“From without, no wonderful effect is wrought within ourselves, unless some interior, responding wonder meets it. That the starry vault shall surcharge the heart with all rapturous marvelings, is only because we ourselves are greater miracles, and superber trophies than all the stars in universal space.”
― Herman Melville, quote from Pierre: or, the Ambiguities


“Pierre little foresaw that this world hath a secret deeper than beauty, and Life some burdens heavier than death.”
― Herman Melville, quote from Pierre: or, the Ambiguities


“In the operative opinion of this world, he who is already fully provided what what is necessary for him, that man shall have more; while he who is deplorably destitute of the same, he shall have taken away from him even that which he hath. Yet the world vows it is a very plain, downright matter-of-fact, plodding, humane sort of world. It is governed only by the simplest principles, and scorns all ambiguities, all transcendentals, and all manner of juggling. Now some imaginatively heterodoxical men are often surprisingly twitted upon their willful inverting of all common-sense notions, their absurd and all-displacing transcendentals, which say three is four, and two and two make ten. But if the eminent Juggularius himself ever advocated in mere words a doctrine one thousandth part so ridiculous and subversive of all practical sense, as that doctrine which the world actually and eternally practices, of giving unto him who already hath more than enough, still more of that superfluous article, and taking away from him who hath nothing at all, even that which he hath,—then is the truest book in the world a lie.”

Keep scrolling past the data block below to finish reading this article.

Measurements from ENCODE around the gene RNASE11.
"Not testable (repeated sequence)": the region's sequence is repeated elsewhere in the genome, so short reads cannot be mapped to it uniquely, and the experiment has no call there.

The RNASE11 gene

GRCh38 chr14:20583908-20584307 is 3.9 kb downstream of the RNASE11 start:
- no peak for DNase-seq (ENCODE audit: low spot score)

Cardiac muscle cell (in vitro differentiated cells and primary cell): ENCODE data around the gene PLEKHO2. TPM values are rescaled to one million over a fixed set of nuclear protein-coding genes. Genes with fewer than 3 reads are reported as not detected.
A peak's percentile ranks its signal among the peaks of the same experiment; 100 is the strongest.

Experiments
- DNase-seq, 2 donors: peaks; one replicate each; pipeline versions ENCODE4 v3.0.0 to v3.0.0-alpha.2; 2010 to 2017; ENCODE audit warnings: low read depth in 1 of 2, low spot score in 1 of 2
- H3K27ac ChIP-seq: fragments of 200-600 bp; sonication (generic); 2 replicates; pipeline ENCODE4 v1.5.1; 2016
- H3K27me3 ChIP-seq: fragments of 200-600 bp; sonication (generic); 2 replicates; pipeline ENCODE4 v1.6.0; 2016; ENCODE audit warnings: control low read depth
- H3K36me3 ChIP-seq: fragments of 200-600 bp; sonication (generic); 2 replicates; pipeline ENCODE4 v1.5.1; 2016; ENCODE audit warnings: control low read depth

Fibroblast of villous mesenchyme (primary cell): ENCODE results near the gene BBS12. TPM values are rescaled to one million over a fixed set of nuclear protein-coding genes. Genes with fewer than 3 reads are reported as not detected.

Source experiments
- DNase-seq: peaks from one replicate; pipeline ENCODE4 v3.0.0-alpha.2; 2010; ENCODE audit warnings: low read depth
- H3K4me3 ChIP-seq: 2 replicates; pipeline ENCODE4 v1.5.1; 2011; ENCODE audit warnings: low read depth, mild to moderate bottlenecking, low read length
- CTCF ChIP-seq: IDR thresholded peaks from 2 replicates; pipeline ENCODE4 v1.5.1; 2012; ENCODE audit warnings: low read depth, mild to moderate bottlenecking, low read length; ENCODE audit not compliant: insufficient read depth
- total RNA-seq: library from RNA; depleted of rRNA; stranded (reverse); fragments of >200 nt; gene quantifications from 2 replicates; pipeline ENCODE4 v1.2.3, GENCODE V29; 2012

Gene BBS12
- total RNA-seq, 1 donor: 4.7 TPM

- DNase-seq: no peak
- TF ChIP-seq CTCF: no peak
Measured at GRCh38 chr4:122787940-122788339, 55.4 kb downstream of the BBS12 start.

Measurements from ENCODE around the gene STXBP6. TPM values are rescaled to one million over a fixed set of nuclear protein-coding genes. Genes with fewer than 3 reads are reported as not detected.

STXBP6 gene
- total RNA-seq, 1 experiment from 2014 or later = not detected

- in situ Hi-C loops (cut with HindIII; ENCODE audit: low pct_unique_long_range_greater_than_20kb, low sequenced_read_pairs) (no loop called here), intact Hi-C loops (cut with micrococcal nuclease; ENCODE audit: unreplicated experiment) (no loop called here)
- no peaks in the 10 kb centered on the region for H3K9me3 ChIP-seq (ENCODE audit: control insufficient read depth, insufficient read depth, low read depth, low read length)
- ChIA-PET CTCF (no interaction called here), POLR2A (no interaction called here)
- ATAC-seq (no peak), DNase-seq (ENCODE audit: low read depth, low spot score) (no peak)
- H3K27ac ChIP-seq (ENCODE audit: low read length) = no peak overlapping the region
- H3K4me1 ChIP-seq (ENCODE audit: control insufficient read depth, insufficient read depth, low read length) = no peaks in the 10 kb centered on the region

― Herman Melville, quote from Pierre: or, the Ambiguities


“a gentle sister is the second best gift to a man;”
― Herman Melville, quote from Pierre: or, the Ambiguities